Skip to main content

The Physics of Baseball


Illustration of baseball showing axis of spin, direction of travel, direction of spin and flight path of ball.

Written by Jake Stump
Photographed by Raymond Thompson Jr. Illustrated by Lindsey Estep

  • Share this article on Facebook
  • Share this article on Twitter
  • Share this article on Linkedin
  • Share this article on Google plus
  • Share this article via Email

If Hank Aaron were friends with a physicist, perhaps Hammerin’ Hank would’ve knocked a few more out of the park to cement his status to this day as all-time home run hitter. There’s a science to baseball, and two faculty members in the Department of Physics and Astronomy broke down the physics behind America’s favorite pastime. Grab your peanuts and Cracker Jacks for a quick science lesson.


Explained by D.J. Pisano, interim chair and associate professor of physics and astronomy, White Sox fan 

p = mv 

p = momentum 

m = mass 

v = velocity

Baseball Hall of Famer “Wee Willie” Keeler had a motto to “hit ‘em where they ain’t.” Presuming that you are able to make contact with the ball at the sweet spot of the bat and hit it at an appropriate angle (i.e., not into the ground), how do you get the ball to travel the greatest distance? 

When the bat collides with a ball, you are transferring the momentum (the product of mass times velocity) from the bat to the ball. 

To maximize the momentum of the bat, you can either increase the mass of the bat or swing the bat faster. The speed which you can swing a bat, however, depends not on the actual mass of the bat but on its “swing weight,” or moment of inertia. 

If all the weight of the bat is at the tip, then the moment of inertia is higher and you will swing the bat slower. On the other hand, a higher swing weight bat will transfer momentum more efficiently. 

So what’s the answer? Quite simply, you want to swing the heaviest bat you can as fast as you can but, in reality, you want to swing the bat you are most comfortable swinging. That is why Babe Ruth used a 40-ounce bat to hit 60 home runs in 1927 while Roger Maris hit 61 home runs with a 33-ounce bat in 1961. 

Sketch of baseball player holding bat.


Explained by D.J. Pisano 

The average major league baseball player will swing a bat at about 

60 mph 

Professional baseball players hit with wooden bats while college players and other amateurs use aluminum (or composite) bats. 

How do different bat types influence how a ball travels? Most obviously, it is possible to make a strong aluminum bat that weighs less than a wooden one, allowing for a bigger bat to be swung faster. Even if a wooden bat and aluminum bat are the same size and weight, a ball will have a larger bounce off of an aluminum bat due to the “trampoline effect.” 

When a ball hits a bat, both the ball and bat are compressed during the collision before springing back into shape. The average major league baseball player will swing a bat at about 60 mph. With a solid wood bat there is relatively little compression, and a ball pitched at 90 mph will bounce off with an exit velocity of 90 mph.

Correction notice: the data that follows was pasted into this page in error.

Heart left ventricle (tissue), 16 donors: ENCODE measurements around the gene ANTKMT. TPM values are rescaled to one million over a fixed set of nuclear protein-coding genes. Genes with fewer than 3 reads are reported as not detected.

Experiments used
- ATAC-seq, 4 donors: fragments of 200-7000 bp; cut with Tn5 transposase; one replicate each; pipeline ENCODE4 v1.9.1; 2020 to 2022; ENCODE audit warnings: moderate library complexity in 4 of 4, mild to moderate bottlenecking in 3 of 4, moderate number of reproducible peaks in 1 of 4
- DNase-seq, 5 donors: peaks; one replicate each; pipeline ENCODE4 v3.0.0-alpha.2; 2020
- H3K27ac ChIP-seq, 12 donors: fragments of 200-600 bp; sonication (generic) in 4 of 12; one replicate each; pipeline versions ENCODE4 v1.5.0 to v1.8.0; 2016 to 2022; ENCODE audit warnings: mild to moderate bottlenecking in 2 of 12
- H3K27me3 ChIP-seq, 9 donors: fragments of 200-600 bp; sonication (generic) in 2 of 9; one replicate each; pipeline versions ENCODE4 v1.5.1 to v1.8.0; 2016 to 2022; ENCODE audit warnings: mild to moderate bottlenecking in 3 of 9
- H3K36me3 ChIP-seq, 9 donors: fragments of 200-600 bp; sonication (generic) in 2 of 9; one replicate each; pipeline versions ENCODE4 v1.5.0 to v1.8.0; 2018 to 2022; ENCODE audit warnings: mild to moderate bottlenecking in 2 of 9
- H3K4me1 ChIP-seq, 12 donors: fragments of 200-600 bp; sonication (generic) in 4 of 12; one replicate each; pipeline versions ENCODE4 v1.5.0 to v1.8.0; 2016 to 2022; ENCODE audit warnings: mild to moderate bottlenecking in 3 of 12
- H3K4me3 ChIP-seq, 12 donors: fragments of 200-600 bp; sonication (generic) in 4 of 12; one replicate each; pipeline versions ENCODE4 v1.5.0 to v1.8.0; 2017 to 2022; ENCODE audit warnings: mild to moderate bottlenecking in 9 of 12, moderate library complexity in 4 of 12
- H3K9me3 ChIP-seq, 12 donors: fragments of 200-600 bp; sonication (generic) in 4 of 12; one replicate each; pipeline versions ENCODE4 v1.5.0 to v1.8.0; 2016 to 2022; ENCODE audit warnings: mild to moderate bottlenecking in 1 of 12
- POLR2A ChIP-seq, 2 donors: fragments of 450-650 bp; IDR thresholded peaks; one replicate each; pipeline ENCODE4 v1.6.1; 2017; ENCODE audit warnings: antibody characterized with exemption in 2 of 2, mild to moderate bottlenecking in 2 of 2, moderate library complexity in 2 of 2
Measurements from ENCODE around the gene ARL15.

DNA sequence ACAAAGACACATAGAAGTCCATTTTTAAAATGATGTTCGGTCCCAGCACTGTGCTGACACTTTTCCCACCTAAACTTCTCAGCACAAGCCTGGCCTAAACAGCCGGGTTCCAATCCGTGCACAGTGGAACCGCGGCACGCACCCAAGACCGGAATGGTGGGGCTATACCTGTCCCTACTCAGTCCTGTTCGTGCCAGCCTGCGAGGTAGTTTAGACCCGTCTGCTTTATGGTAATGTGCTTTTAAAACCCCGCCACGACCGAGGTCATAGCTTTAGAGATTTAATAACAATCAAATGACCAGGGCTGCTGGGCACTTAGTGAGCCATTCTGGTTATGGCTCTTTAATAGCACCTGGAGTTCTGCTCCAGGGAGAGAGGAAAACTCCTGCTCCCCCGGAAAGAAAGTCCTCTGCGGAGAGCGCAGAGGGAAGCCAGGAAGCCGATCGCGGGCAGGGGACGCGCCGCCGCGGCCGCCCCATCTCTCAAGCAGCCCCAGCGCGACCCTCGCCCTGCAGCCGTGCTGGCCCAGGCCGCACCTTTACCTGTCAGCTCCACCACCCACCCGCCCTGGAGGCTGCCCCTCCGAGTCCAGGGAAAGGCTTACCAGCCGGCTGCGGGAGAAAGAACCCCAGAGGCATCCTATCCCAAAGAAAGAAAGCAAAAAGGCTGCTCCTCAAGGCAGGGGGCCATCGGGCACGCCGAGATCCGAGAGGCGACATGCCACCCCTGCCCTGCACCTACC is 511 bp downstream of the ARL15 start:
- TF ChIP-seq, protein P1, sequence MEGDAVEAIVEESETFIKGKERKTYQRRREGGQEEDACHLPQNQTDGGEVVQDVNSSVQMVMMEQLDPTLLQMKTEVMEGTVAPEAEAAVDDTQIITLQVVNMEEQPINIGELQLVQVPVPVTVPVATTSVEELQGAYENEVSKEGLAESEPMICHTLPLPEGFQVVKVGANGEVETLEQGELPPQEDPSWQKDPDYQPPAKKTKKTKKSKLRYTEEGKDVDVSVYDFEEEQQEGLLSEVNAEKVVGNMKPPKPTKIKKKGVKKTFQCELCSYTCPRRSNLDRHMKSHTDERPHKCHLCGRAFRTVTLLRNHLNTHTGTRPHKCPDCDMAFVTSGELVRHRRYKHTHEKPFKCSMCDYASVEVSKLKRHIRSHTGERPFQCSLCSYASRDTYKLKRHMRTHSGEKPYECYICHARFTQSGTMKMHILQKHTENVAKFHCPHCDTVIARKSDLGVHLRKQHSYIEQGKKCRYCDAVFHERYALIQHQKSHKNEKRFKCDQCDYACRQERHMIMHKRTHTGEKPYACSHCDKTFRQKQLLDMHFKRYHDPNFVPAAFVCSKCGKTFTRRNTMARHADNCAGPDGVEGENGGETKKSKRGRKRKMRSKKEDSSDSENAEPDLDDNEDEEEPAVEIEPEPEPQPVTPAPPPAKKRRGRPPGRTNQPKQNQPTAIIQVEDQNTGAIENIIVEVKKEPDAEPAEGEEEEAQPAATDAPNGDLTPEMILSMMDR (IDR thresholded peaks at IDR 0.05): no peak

An aluminum bat, however, is hollow, and can exhibit a larger trampoline effect, sending the same ball out with an exit velocity closer to 100 mph. Because of this effect, there are strict rules in college baseball limiting the amount of bounce produced by an aluminum bat and thus assuring that fans will hear the satisfying crack of the bat in the major leagues for years to come. 

Sketch of hand holding baseball.


Explained by Sean McWilliams, assistant professor of physics and astronomy, Phillies fan 

Newton's 3rd Law: 

Every action has an equal and opposite reaction

Just after the Civil War, a teenager named “Candy” Cummings discovered that by throwing a ball with a rapid spin, he could make its path curve. Cummings rode the success of his invention all the way to the Baseball Hall of Fame. 

The explanation behind the success of the pitch lies in the study of aerodynamics. When a ball spins as it flies through the air, air passes more rapidly over one side of the ball than the other. 

A fundamental rule of physics, Bernoulli’s principle, tells us that the faster that air passes over a surface, the lower the pressure will be on that surface. The lower pressure on one side will cause the air to deflect in that direction and, so by Newton’s third law (that every action has an equal and opposite reaction), the ball will deflect the opposite way. This effect is known as the Magnus force. 

If a ball is thrown with a forward spin instead of the usually backward spin, then the deflection is downward and produces a vertical drop different from what we would expect from gravity alone; this is known as a curveball. If the spin is partially sideways, then the deflection is both down and sideways, and the pitch is called a slider. Both pitches operate due to the same principle, which is also the principle that produces lift as air passes around a wing and allows airplanes to fly.